Time and again, those who visit Gaia consider their experience to be more of a walk in a forest than a farm, and always comment about the high volume of butterflies, ants, and lizards they see compared to other farms, to say nothing of the birds.
Buffer against Changing Conditions
Bird Friendly production systems are also a major buffer to one of the most serious threats coffee farmers have ever faced: changing growing conditions. Arabica coffee is a rain-fed crop and extremely sensitive to just the right kind of growing conditions: consistently cool average temperatures (particularly night temperatures), plenty of rain that is distributed fairly evenly (no extended drought), no extreme winds, and the right shade-to-sun ratio.
Sadly, the planet is not providing these types of conditions for farmers the way it used to. As an agriculture advisor in the developing world for the past 16 years, I have had countless conversations with coffee farmers living along the equator.
What they are experiencing, similar to what we are seeing at Gaia, are longer dry seasons, stronger winds, stronger rains, unpredictable rainy seasons, and warmer average temperatures. These factors are causing flowering to become irregular and pests and diseases to migrate. Plantations are dying or barely productive. When the weather changes like this, coffee becomes more difficult to grow and is less viable to a farmer.
Turquoise-browed Motmot, one of many resident birds on Gaia Estate. Photo by Luke Seitz.
Counting More than Beans
Today there are powerful voices and economic forces in most coffee-producing countries that promote a chemically intensive, shadeless, monocrop system with the promise of higher yields per hectare. I will be the first one to say that over the short term, these systems will out-produce the traditional shade grown system if it is only beans we are counting.
But if we look at benefits beyond coffee yield to include the multiple outputs of a shade-grown, intercropped system, the Bird Friendly alternative remains an attractive one to small- and medium-sized farmers. Finding a price premium for their coffee in a Bird Friendly-certified market provides a true tipping point to maintain these systems over the long term.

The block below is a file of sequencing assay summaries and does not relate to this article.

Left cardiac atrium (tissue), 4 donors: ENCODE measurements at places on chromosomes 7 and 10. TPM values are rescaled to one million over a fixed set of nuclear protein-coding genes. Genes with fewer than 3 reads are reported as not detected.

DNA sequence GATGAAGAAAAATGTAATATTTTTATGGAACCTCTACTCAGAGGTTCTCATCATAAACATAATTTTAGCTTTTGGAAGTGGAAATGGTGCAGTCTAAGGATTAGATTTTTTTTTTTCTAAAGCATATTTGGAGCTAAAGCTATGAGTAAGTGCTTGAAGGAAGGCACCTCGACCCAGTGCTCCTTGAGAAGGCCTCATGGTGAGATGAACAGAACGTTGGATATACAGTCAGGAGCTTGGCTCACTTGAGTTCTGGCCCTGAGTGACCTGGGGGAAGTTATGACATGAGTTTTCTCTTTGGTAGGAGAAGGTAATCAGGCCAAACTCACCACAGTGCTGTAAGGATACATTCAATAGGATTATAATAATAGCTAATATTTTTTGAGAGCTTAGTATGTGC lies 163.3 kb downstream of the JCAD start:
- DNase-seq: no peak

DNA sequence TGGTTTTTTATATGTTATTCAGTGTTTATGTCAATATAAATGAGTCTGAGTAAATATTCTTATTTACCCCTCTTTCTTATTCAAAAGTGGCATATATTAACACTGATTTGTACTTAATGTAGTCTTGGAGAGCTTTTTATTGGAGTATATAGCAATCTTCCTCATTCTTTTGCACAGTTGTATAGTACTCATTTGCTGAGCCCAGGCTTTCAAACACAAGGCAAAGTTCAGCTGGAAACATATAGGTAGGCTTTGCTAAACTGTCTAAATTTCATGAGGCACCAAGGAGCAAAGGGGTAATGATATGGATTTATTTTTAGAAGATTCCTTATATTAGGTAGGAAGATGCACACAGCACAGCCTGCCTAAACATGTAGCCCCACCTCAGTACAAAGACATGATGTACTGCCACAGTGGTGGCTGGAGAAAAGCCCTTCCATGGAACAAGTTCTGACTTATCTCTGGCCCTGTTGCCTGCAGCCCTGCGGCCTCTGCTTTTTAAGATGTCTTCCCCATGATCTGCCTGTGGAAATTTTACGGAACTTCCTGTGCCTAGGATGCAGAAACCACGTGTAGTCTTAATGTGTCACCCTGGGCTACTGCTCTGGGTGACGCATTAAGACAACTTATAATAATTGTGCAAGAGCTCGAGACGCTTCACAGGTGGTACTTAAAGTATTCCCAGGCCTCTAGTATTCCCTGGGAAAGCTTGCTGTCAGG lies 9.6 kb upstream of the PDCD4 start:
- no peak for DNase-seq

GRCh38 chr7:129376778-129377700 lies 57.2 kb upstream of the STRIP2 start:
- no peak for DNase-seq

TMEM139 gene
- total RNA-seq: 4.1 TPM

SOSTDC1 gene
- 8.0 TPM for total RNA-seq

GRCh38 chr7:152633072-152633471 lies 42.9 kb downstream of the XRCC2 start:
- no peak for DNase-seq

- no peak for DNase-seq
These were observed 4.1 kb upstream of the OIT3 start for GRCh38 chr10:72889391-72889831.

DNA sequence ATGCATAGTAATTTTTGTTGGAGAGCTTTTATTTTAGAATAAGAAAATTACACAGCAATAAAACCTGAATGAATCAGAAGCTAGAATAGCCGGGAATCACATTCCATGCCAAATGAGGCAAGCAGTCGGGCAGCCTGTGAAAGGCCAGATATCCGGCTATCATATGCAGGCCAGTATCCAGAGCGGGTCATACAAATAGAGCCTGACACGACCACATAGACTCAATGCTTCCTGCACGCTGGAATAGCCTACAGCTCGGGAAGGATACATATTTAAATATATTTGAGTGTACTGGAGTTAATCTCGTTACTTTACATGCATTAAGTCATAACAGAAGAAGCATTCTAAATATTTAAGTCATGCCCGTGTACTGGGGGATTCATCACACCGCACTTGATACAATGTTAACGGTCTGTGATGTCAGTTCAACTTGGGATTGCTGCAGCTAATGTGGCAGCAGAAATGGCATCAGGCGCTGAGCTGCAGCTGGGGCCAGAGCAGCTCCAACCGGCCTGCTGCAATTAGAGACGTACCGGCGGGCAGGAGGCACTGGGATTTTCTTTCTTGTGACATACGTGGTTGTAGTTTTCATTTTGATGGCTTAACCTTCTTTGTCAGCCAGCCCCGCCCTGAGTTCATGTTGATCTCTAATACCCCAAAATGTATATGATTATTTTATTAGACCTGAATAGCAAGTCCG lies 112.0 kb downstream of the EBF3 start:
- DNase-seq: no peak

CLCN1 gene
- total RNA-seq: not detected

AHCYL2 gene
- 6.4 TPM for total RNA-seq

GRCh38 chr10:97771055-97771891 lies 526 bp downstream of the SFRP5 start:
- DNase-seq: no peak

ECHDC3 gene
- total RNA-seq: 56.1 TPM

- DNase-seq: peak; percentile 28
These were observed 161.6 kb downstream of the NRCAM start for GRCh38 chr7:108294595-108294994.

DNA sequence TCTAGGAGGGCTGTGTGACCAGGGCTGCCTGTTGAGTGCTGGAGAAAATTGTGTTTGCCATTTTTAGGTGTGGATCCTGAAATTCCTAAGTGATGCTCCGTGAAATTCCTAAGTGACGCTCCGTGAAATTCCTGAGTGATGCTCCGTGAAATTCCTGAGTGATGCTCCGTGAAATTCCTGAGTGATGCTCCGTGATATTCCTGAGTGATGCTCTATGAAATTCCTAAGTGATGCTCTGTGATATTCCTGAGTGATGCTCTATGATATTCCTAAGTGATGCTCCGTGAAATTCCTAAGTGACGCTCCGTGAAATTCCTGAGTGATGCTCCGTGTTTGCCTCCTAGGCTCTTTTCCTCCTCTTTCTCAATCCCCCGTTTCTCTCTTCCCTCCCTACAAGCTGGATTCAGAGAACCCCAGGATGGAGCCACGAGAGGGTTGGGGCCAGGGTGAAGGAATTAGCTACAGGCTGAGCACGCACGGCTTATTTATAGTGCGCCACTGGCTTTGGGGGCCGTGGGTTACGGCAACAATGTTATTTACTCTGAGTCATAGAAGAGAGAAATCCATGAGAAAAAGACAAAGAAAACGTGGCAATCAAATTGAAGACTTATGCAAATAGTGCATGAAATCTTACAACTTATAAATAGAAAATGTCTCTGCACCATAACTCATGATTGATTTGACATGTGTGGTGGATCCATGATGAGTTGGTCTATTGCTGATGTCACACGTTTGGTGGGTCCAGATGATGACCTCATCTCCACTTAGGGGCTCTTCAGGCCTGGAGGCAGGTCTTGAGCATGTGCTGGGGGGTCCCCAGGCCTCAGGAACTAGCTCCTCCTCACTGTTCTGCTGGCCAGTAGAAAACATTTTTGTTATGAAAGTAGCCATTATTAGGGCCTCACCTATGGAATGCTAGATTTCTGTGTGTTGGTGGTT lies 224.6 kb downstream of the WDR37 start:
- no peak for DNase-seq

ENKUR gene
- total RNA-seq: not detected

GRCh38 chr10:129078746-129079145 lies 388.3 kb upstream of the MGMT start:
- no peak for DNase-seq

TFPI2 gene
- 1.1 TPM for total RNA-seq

We sought Smithsonian Migratory Bird Center's Bird Friendly certification in 2010 in search of some market recognition for this farming approach. We were fortunate to find that in Birds & Beans. However, the market for Bird Friendly coffee is in sore need of expansion if other farmers stand to benefit at significant scale.
Bird Friendly farming is a story of synergistic relationships, of diversity, a celebration of life in its many forms in an agro-ecological system. It is also the best natural insurance policy against changing growing conditions (aka climate change) available to farmers today.
I suppose we could grow coffee in the sun, all lonesome and by itself, but why on earth would we? We would like to keep those 125 species (and counting) of birds around too.
Jefferson Shriver is co-owner of Gaia Estate. He has lived in Nicaragua for over 16 years. See a video by Birds & Beans featuring Gaia Estate here: http://www.youtube.com/watch?v=wirnRx-zlNk
Editor's Note: Want to help? It's easy to purchase Bird Friendly coffee from a company such as Birds & Beans. For other ways to help migratory birds, consider becoming a member of the Western Hemisphere's bird conservation specialist: American Bird Conservancy.